PSC, IG disagree over planned demotion of 1,500 policemen
Written by NobleAdmin on October 11, 2018
The Police Service Commission and the Inspector-General of Police, Ibrahim Idris, disagree over moves to demote about 1,500 policemen who benefited from the special promotion exercise carried out by the IG.
Following media reports that the commission had penciled down certain police officers for demotion, including the force spokesman, acting DCP Jimoh Moshood, and an officer of the Intelligence Response Team, DCP Abba Kyari, who enjoyed accelerated career elevation, Idris on September 23, 2018, wrote to the commission questioning its powers to reverse the promotion of the men.
In his letter to the PSC Chairman, Musiliu Smith, with reference number: CE:2300/IGP.SEC/ABJ/VOL.27/46, the IG stated the planned demotion was discriminatory on account of its arbitrary selection of officers to be affected, insisting that the commission lacked the power to review the promotions.
Idris also stated that the commission’s power of promotion was only exercisable on his own recommendation, noting that the planned demotion of the affected officers could lead to multiple litigation.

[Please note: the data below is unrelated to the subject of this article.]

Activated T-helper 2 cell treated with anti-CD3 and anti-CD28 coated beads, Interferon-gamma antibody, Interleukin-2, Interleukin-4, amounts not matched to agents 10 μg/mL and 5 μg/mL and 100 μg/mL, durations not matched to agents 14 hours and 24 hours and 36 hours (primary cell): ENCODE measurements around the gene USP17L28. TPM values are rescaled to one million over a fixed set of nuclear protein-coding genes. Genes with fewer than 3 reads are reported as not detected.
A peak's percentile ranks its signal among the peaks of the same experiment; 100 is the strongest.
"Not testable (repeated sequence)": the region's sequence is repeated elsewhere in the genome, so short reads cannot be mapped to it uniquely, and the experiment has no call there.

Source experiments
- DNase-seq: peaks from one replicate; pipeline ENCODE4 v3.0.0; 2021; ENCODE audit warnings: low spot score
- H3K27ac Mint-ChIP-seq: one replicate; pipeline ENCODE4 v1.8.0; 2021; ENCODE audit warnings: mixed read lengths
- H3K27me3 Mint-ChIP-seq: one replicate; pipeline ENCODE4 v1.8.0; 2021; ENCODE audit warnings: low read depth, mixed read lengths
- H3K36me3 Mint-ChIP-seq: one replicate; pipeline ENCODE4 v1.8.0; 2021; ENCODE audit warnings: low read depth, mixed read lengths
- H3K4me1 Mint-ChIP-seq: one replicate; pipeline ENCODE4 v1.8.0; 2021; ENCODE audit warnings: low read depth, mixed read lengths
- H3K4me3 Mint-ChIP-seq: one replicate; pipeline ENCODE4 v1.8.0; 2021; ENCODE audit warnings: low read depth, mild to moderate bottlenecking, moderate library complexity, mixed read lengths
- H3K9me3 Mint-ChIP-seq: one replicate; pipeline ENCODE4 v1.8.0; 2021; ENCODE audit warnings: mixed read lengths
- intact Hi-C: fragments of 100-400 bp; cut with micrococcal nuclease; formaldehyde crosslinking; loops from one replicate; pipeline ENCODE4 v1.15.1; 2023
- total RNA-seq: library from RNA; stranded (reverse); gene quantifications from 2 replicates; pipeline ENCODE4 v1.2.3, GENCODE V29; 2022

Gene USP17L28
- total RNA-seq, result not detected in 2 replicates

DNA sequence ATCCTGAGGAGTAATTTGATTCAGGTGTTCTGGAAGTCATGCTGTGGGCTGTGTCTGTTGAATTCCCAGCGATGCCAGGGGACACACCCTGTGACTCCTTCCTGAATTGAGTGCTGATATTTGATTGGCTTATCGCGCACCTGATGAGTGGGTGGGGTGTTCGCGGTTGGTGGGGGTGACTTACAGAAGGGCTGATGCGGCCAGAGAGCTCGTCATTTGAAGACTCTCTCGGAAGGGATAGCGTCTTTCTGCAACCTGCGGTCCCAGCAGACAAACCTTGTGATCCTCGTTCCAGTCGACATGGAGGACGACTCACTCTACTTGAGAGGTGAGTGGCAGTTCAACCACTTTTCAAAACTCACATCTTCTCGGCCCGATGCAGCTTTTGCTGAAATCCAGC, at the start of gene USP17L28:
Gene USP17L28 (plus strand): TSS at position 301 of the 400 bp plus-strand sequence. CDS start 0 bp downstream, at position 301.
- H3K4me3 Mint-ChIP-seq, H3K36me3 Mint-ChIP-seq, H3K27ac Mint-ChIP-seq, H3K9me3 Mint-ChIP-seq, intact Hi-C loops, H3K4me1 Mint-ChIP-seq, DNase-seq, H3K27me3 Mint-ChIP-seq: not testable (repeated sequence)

But Smith in his response to the IG’s letter outlined the commission’s powers of appointment, promotion and discipline as captured in Section 6 of the Police Service Commission (Establishment) Act No 1 of 2001.
The letter with reference number PSC/CH/2.18/13/VOl.1 dated October 5, obtained by our correspondent on Wednesday, stressed that the PSC had the overall supervisory function over the Nigeria Police Force.
It informed the IG that his appointments and postings of Commissioners of Police infringed and contradicted Section 6 of the PSC Act which says, “The commission shall be responsible for the appointment and promotion of persons to offices (other than the office of the IG) in the NPF.”
The commission further reminded the IG of their discussions during his visit to Smith on September 14 where the issue of large scale special promotion without following due process was raised.
“The police rules and regulations established the fact that all unconfirmed Inspectors and Assistant Superintendents of Police must be made to sit for and pass the mandatory confirmation examinations.
“Never in the history of the force have special promotions been this cheapened and trivialized. It will be difficult to explain a situation where senior officers without any pending disciplinary matters are skipped perpetually while junior officers will be receiving double promotions within very short intervals,” Smith stated.
The commission stated that an officer must have spent at least two years on his substantive post and should not have benefited from the special promotion in the last three years before he could qualify for the special promotion.